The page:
Hi Everyone, In my form there is a "Validating" event on a textbox. Is there a way to not execute the "Validating" event when the user clicks on the "Cancel" button? End Sub Private Sub Button1_Mouse Leave(By Val sender As Object, By Val e As System. Mouse Leave b Validate Text Box = True '// Enable Validation. End Sub Private Sub Text Box1_Validating(By Val sender As Object, By Val e As System. Truly, Emad Public Class Form1 Private b Validate Text Box As Boolean = True Private Sub Button1_Mouse Enter(By Val sender As Object, By Val e As System. Mouse Enter b Validate Text Box = False '// Disable Validation. Msg Box("Text Box Validation was Canceled") '// for testing. Validating If b Validate Text Box Then '// validating code here. Each new exception can preserve the information about the previous one by storing it in this property.As a follow up to my previous post about enhancing the validation controls within Windows Forms, there might be times when you would like to manually invoke the “Validating” event of a control.Consistent use of these techniques will help make your applications more robust and reliable.When an application encounters an unexpected situation (such as a missing file or input parameter) or a logical error (performing a division-by-zero operation, for example), by default the application will terminate and generate an error display like the one shown in Figure 3.1. NET displays an error message and terminates the application when any error occurs. NET the more I like d Base III Plus The foregoing, whilst believed to be correct, is given without guarantee as to it's accuracy and entirely without recourse. NET textbox, which event handler is better to use: Validating or Leave?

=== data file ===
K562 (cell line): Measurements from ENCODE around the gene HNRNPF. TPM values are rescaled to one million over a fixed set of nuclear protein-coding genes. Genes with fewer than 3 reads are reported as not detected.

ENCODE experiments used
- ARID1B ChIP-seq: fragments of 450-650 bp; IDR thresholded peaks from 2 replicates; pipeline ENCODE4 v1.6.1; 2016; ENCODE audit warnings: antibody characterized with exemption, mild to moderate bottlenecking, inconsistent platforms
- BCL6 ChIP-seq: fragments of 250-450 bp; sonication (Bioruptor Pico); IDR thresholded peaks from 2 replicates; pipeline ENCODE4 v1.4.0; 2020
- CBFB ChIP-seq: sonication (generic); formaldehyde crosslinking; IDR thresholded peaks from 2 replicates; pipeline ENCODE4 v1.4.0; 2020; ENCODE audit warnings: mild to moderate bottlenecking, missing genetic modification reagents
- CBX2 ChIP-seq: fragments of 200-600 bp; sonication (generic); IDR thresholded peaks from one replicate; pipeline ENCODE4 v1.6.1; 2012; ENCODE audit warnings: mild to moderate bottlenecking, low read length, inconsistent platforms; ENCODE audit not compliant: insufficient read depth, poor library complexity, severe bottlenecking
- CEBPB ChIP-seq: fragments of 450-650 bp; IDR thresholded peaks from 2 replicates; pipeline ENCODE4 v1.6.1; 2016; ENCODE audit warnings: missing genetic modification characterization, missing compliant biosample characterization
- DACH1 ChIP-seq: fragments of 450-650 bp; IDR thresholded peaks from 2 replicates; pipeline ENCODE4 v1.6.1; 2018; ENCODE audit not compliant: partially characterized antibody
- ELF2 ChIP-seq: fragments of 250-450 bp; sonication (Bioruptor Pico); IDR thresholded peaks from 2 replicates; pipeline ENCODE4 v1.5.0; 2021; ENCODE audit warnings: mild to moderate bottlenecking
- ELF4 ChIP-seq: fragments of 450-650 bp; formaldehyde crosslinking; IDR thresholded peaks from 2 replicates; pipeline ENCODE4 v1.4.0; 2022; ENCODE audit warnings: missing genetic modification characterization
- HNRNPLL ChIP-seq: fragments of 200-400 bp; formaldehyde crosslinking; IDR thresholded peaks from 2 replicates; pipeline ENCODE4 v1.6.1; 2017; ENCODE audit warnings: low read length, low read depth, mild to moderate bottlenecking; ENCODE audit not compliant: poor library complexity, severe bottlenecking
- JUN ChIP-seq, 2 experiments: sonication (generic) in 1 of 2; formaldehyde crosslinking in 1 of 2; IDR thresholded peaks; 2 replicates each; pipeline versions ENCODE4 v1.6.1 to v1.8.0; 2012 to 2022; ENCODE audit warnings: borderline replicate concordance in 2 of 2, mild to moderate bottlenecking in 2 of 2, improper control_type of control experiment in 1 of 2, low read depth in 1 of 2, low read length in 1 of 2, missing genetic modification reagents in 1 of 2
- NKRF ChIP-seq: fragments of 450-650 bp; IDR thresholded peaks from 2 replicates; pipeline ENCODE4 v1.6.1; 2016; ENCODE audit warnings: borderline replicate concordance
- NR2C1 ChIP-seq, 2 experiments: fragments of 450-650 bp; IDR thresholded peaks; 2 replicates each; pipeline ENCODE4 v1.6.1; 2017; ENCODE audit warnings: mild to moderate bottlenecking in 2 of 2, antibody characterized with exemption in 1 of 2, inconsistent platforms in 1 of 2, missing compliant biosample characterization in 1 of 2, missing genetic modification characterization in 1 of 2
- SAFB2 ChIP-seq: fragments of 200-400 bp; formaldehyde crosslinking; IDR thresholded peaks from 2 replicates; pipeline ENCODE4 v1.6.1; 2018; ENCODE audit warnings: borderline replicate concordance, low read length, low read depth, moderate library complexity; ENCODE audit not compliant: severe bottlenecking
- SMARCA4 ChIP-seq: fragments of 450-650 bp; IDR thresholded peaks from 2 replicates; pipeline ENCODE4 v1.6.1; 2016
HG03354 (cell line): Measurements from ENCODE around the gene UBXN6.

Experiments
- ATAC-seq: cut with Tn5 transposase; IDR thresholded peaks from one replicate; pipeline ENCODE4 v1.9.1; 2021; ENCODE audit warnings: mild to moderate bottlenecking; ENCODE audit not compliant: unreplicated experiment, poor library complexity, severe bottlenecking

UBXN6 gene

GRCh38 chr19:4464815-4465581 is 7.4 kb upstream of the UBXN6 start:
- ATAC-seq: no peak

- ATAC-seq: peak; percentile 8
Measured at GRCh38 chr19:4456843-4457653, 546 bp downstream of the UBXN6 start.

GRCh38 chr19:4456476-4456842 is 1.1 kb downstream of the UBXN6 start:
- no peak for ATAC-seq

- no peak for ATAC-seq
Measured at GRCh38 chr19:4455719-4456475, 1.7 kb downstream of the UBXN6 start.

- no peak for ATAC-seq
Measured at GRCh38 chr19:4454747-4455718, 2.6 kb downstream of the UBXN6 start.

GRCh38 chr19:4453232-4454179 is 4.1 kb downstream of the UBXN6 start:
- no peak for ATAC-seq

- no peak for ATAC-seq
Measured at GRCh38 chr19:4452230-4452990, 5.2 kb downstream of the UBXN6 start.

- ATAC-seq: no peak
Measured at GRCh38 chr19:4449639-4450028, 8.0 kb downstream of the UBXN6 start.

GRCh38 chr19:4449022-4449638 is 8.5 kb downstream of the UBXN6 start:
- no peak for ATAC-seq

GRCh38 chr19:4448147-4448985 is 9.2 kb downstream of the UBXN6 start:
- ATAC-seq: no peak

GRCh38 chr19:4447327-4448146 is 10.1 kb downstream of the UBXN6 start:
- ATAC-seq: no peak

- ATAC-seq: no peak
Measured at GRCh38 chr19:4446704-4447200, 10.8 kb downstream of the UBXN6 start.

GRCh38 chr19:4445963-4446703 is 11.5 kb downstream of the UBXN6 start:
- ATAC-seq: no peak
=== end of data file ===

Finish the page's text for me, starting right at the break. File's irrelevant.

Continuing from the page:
Run(form1) End Sub End Class Public Class Form1 Inherits System. Protected Overloads Overrides Sub Dispose(By Val disposing As Boolean) If disposing Then If Not (components Is Nothing) Then components. Dispose(disposing) End Sub Friend With Events Text Box1 As System. A network link to a server might fail just as you're transferring data.Or perhaps you simply didn't allow for a particular rare circumstance in your code. NET Framework offers a robust set of tools for dealing with these unexpected problems.I'd recommend staying away from reflecting on the internal methods and properties of Framework classes.This will future proof your code as much as possible and prepare you for any breaking changes down the road to the internals of the Framework.For example, you might want to have a routine that fires on the form's “Closing” event or a data save method to loop through all the controls on your form and validate them independently to ensure that all controls are valid.This might be a common scenario in data entry forms where you might create a new record and the user might not touch all the fields on your form (and thus never trigger the “Validating” event of your controls). One, pointed out by Chris Sells (read more), invokes the Control's “Notify Validating” event through Reflection.Here is an example: You can also trigger the Validation event by giving focus to a control and taking the focus away.You might even loop through all the controls on your form and focus each of them individually (or an individual control by giving it focus then changing the focus to another control), achieving the same effect: Which solution is better? Printing Public Class Main Class Shared Sub Main() Dim form1 As Form = New Form1() Application. Initialize Component() 'Add any initialization after the Initialize Component() call End Sub 'Form overrides dispose to clean up the component list. New() 'This call is required by the Windows Form Designer.